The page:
After a decade-long rift, the two political parties of Palestine, Hamas and Fatah (also known as the Palestinian Authority), finally shook hands in a reconciliation agreement. Mediated by Egyptian intelligence officials, the parties reached a deal to implement a unity agreement, which was signed in 2014 but never put into action. This recent move is an attempt to resolve ideological and geographical disagreements within Palestine and a step toward rebuilding a unified Palestinian government.
After its stunning win in the 2006 Palestinian National Authority election, Hamas was sanctioned economically by Israel and the Quartet on the Middle East due to the sanctioning parties’ classification of Hamas as a terrorist group. Having ousted Fatah from the Gaza Strip after its rejection to form a coalition government, Hamas established a temporary government in Gaza. While a Fatah-Hamas coalition was formed shortly afterward, the initial takeover of Gaza by Hamas after the Battle of Gaza in 2007 led Palestinian Authority Chairman Mahmoud Abbas to dismiss the coalition and reappoint Salam Fayyad as prime minister. Contesting the legitimacy of this move, Hamas and Fatah officially split into a PA-controlled West Bank and a Hamas-controlled Gaza Strip, with little to no political and socioeconomic connection between the two parties in the following decade.
While this recent agreement was an implementation of the deal signed in 2014 with the help of Egyptian President Abdel-Fattah el-Sisi, it was a partial pact regarding how the 2014 treaty should be implemented for legislative and administrative personnel. According to the Egyptian Intelligence Agency, the PA will resume control of the Rafah border between Egypt and Gaza by November 1st, reopening trade between Egypt and Palestine. This handover of control will allow Egyptian aid in rebuilding the Palestinian economy as well as alleviating the humanitarian crisis in Gaza caused by water and electricity shortages. In return for border control at Rafah, Fatah will provide electricity, water, and other necessities to relieve the crisis in Gaza. President Abbas hailed this overturn of power as a “declaration of the end to division.”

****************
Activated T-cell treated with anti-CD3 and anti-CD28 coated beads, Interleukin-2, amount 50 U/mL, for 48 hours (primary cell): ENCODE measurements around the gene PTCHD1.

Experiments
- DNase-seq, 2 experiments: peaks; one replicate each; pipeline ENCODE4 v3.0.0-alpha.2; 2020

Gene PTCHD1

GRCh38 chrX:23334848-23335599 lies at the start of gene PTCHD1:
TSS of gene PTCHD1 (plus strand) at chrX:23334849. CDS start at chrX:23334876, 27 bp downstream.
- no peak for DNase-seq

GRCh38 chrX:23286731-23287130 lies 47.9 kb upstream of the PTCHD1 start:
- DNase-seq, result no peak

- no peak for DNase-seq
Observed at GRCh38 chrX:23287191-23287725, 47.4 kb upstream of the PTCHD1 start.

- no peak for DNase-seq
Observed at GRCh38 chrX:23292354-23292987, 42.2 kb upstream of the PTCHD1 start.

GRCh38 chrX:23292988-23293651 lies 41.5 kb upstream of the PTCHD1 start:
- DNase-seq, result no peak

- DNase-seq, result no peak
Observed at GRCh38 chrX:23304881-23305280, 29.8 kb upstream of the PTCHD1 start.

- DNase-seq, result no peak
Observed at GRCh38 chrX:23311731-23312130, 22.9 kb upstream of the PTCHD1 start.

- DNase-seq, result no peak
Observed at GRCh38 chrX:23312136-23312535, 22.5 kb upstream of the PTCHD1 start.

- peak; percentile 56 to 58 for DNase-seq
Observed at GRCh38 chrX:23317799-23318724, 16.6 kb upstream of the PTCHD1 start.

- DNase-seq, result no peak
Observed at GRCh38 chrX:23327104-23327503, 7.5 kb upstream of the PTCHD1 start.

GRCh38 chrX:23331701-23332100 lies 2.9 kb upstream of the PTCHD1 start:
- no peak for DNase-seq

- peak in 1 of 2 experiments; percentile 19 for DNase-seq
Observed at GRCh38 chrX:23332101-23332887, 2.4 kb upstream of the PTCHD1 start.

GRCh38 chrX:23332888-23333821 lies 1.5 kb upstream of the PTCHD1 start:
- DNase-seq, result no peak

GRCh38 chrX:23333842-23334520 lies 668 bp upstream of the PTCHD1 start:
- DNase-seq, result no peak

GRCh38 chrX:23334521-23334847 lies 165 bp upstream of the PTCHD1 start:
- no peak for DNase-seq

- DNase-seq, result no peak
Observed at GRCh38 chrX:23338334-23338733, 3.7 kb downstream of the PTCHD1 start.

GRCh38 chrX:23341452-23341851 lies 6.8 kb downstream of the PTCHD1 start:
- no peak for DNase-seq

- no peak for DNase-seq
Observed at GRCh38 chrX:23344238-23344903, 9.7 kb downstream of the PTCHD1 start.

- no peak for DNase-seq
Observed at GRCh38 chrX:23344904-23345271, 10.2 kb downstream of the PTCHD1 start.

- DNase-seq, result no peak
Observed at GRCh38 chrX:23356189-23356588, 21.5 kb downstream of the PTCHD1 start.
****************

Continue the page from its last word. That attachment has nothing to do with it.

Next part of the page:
The deal struck in October focuses on territorial unification, border control with Egypt, and the establishment of PA administrative offices in Gaza. Nevertheless, the political aspects of the recent agreement need further discussion by both parties. In addition to the positive outcomes of the deal, there are a few issues that require close attention, one of which involves the military wing of Hamas. While Hamas agreed to turn over control of Gaza to the PA, it refused to disarm. The rejection of disarmament will undoubtedly cause friction in future discussions, since President Abbas clearly rejected a “Hezbollah model” in Gaza —in which Hamas functions as a government party for routine matters but retains an independent military—and insisted upon “one state, one regime, one law and one weapon.” According to a senior PA official, “[the] Lebanese model cannot be applied in the PA territories. If there is no unified rule and administration by institutions subservient to the rule of law, as in every normal country, there can be no talk of true national reconciliation.” The military wing of Hamas continues to insist that weapons are necessary for the defence of the Palestinian people as long as they are “under occupation.” The debate between PA military sovereignty and retention of arms by Hamas will be a key factor in determining whether the unification of the two parties is doomed.